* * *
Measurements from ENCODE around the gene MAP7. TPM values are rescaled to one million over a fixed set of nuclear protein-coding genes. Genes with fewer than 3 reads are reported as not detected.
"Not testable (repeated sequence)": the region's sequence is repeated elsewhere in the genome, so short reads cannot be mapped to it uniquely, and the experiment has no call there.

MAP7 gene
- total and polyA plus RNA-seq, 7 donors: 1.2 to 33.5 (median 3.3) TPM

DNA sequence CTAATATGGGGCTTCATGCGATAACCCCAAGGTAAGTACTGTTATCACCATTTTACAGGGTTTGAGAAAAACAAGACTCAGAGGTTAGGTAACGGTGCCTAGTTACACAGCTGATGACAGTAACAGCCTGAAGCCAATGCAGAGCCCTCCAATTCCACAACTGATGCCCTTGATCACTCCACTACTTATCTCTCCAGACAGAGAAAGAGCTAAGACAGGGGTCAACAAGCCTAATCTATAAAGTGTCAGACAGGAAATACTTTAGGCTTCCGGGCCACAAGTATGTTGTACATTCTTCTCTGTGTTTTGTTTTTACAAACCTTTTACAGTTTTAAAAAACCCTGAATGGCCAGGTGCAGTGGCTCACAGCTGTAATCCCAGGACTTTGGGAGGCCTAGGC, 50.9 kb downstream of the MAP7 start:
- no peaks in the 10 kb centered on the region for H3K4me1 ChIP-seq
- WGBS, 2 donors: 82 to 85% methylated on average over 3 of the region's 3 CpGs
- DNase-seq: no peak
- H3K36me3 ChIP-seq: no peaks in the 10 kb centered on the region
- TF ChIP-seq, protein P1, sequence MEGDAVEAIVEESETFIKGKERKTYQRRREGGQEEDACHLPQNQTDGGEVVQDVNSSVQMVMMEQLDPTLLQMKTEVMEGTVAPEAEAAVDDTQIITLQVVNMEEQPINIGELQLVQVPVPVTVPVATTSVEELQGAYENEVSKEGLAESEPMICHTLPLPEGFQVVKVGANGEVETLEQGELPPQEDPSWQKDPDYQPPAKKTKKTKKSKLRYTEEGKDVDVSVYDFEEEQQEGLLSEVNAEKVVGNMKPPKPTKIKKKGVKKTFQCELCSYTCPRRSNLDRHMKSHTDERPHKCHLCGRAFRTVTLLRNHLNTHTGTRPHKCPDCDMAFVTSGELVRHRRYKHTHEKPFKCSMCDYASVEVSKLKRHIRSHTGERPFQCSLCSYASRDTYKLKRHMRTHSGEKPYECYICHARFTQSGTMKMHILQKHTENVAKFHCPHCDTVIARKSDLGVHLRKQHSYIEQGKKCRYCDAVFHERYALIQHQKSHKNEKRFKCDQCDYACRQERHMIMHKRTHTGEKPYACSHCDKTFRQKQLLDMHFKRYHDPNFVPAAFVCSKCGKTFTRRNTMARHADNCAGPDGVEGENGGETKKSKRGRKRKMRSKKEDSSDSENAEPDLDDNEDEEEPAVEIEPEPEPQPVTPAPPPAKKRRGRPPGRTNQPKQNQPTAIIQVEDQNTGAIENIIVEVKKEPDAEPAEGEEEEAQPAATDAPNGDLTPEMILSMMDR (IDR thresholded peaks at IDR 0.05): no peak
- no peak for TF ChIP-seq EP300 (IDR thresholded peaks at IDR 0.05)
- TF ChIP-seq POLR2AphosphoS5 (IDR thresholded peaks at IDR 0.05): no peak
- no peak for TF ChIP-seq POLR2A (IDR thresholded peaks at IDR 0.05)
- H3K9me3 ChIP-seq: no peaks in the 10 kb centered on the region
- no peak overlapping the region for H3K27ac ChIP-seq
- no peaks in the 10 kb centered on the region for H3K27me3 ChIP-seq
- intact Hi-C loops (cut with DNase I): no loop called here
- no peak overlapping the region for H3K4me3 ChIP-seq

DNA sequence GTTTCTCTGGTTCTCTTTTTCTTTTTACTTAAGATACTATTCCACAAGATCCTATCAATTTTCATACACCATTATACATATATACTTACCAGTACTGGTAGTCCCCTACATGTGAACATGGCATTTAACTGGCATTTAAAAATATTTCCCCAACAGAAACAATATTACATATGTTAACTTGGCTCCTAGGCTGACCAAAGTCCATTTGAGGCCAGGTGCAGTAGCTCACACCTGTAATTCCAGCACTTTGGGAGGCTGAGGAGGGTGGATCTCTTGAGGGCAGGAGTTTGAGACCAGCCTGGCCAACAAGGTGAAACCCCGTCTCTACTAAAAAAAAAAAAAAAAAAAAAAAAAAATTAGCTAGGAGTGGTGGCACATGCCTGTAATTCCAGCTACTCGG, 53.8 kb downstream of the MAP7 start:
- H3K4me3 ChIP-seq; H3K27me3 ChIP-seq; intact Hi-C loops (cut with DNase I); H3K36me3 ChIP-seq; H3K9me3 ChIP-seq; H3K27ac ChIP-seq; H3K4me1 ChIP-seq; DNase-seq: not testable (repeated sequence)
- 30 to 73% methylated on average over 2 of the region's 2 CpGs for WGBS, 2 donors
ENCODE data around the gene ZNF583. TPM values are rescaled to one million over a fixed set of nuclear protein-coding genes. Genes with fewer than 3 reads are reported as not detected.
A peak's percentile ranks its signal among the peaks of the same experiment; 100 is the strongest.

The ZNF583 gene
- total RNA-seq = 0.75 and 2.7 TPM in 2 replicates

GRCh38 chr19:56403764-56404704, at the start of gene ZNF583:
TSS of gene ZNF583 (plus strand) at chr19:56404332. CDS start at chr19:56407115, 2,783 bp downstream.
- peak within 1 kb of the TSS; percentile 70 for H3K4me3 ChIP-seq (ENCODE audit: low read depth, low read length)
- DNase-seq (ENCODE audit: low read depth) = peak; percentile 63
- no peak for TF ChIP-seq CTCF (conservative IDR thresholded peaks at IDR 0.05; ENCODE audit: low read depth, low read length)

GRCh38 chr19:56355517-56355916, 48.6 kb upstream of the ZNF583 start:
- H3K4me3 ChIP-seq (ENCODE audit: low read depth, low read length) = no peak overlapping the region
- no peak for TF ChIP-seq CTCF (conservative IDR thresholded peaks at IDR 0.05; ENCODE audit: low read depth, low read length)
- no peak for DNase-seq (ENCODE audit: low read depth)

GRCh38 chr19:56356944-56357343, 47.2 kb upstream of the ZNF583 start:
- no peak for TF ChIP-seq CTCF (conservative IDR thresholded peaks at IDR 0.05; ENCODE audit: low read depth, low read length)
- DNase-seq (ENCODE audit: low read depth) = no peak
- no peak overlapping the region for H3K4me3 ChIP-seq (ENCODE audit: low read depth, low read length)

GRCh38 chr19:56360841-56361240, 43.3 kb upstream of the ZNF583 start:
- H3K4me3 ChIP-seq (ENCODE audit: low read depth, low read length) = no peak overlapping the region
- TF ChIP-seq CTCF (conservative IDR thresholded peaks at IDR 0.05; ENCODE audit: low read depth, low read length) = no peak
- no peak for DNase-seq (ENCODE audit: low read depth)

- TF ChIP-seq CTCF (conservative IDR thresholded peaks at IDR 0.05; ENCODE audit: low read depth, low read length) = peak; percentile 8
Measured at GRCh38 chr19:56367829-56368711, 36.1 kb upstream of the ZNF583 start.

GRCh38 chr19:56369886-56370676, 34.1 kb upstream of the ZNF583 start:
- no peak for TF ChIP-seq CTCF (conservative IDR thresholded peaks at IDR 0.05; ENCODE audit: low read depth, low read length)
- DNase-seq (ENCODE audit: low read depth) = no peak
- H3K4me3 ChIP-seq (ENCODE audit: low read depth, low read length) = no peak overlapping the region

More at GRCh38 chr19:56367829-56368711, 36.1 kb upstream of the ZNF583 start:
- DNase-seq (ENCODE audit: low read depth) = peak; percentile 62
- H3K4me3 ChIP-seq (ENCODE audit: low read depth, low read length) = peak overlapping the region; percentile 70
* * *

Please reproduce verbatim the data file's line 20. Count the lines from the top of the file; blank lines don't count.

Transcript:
- H3K4me3 ChIP-seq; H3K27me3 ChIP-seq; intact Hi-C loops (cut with DNase I); H3K36me3 ChIP-seq; H3K9me3 ChIP-seq; H3K27ac ChIP-seq; H3K4me1 ChIP-seq; DNase-seq: not testable (repeated sequence)